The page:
E. Norman Veasey, Deputy Atty. Gen., Wilmington, for the State.
David Snellenburg, II (of Killoran & VanBrunt), Wilmington, for defendant Alfred J. DiMaio.
Robert C. O'Hora and John P. Daley, Wilmington, for defendants Elwood Agnew and Edwin Price.
Defendants Elwood Agnew and Edwin Price were charged by amended information as follows:
[55 Del. 178] 'Elwood Agnew and Edwin Price on the 26th day of January, 1961, in the County of New Castle, did, at 217 W. 8th Street, Wilmington, Delaware, then and there keep, exhibit and use, and were concerned in interest in keeping, exhibiting and using books, devices, apparatus or paraphernalia, for the purpose of receiving, recording or registering bets, and wagers upon the results of trials and contests of skill, speed and power of endurance of beasts, to-wit, horses, contrary to Title 11, Section 669 of the Delaware Code of 1953.'
Defendant Alfred J. DiMaio was charged similarly:
'Alfred J. DiMaio on the 26th day of January, 1961, in the County of New Castle, did then and there keep, exhibit and use, and was concerned in interest in keeping, exhibiting or using certain books, devices, apparatus or paraphernalia for the purpose of receiving, recording or registering bets or wagers upon the result of a trial or contest, in this state or elsewhere, of skill, speed or power of endurance of man or beast, contrary to Title 11, Section 669(a) of Delaware Code of 1953.'
DiMaio, Price and Agnew moved to dismiss their informations claiming that the statute under which they were charged is unconstitutional for the reason that it is vague and indefinite.
In addition, Price and Agnew claim that the use of the word 'paraphernalia' in their information fails to plainly and fully inform them of the accusations against them because the word is vague and indefinite.
The statute attacked as unconstitutional was upheld in State v. Caruso, 3 Terry 310,32 A.2d 771. Defendants ask me to overrule this decision. They cite no gambling cases. They rely on Winters v. People,333 U.S. 507, 68 S.Ct. 665, 97 L.Ed. 840, and on Ex parte Newbern, 53 Cal.2d 786, 3 Cal.Rptr. 364, 350 P.2d 116. These cases are inapposite. The Winters case involved an attack on a statute[55 Del. 179] making it a crime to print and utter printed paper devoted to 'publicizing' and 'principally made up of criminal news, police reports * * * or stories of deeds or bloodshed, lust or crime.' The Supreme Court held the statute so indefinite as to be applicable to innocent acts and to render it impossible for the individual to know what constitutes violation, and thus violative of the due process clause. See Comment, 96 U. of Pa.Law Review 889. The Court suggested that the standard of definiteness for civil liberties legislation was more stringent than for other types of laws. See 61 Harv.Law Review 1208, 1209. The Newbern Court was unable to define properly the word 'common' in a statute making it a crime to be a 'common drunkard' and held the statute unconstitutional.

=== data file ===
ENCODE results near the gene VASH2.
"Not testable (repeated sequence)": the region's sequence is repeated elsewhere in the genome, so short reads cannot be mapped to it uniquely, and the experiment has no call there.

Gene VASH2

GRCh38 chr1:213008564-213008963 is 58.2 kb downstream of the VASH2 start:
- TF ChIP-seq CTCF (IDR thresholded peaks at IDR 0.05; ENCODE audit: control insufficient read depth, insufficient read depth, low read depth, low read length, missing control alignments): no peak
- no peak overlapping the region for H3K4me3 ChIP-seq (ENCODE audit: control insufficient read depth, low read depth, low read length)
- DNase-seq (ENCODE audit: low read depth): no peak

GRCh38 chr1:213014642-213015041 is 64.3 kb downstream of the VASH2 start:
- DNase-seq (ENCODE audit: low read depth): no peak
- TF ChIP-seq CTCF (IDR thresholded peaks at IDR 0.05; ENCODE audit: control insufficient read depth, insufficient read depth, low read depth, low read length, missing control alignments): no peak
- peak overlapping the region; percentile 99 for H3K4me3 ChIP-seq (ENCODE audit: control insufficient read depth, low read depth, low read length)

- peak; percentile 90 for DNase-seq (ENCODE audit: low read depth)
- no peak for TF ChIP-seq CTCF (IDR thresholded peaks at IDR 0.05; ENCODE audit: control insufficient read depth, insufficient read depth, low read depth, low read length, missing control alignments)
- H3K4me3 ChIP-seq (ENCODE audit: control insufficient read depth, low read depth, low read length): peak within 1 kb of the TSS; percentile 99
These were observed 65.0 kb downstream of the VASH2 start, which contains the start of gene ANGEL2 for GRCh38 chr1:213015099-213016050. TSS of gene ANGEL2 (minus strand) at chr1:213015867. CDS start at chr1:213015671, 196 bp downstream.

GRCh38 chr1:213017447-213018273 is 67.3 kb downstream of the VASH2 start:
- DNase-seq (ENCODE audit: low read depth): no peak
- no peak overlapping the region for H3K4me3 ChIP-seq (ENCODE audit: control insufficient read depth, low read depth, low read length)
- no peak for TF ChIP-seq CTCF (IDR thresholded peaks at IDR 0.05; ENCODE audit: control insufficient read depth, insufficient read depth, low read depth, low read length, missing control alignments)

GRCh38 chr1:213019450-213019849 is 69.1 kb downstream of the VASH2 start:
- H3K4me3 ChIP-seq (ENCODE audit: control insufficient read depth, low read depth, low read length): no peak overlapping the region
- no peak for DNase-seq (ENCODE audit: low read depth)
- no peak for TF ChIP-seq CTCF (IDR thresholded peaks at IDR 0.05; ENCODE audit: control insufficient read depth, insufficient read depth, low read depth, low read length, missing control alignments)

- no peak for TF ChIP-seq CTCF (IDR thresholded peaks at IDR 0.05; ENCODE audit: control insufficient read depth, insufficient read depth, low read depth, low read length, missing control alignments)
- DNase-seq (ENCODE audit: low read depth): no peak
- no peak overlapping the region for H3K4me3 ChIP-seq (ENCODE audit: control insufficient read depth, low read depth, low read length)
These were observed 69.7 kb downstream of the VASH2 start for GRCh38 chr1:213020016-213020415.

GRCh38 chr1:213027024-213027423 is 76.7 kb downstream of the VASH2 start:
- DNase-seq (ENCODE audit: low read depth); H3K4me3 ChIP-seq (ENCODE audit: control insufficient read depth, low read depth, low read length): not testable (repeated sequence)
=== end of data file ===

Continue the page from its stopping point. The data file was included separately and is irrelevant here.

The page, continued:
Section 669 gives notice of what is prohibited to those of ordinary intelligence affected by it. See United States v. Petrillo,332 U.S. 1, 67 S.Ct. 1538, 91 L.Ed. 1877; Whitney v. California,274 U.S. 357, 47 S.Ct. 641, 71 L.Ed. 1095. In Caruso this Court stated:
'* * * Certainly the average person who reads the statute in question, will understand that the purpose which the Legislature wanted to accomplish was the suppression of gambling. Such a person will also be able to understand what acts are prohibited by the statute, including being concerned in interest in keeping, exhibiting, using or employing, in any room, house, building * * * any book * * *, device, apparatus or paraphernalia for the purpose of receiving, recording or registering bets or wagers upon the result of any trial or contest, of skill, speed or power of endurance of man or beast.'
I find no reason to overrule State v. Caruso.
Defendants Agnew and Price next argue that the word 'paraphernalia', used in the information, is vague and indefinite and fails plainly to inform them of the nature of the accusations against them.
[55 Del. 180] Defendants rely on the dictum in State v. Caruso, where the Court gratuitously made the following remarks:
'If they (the informations) simply charged the keeping of paraphernalia for the purposes aforesaid, we would have no hesitancy in holding them to be vague and uncertain. But they go much further, they describe the articles of which the paraphernalia consists, namely, rundown sheets, paper writing, radio telephone exchange, telephones and adding machines.'
Superior Court Rule 7(c), Del.C.Ann. requires that an indictment or information be plain, concise and a definite written statement of the essential facts constituting the offense charged. It was explained in State v. Lasby, Del.Super.,174 A.2d 323, that this is required to inform defendant fully of what he is called upon to defend, and to bar effectively subsequent prosecutions against him for the same offense. If the crime is alleged in the words of the statute, it is sufficient. State v. Martin, 2 Storey 561,163 A.2d 256.
'Paraphernalia' as used in an anti-gambling statute means 'gambling paraphernalia'. The word 'paraphernalia' is in common usage in the law pertaining to gambling. In its generally accepted meaning it may include miscellaneous articles and belongings used in gambling. State v. Caruso, supra; People v. Watkins,126 Cal.App.2d ...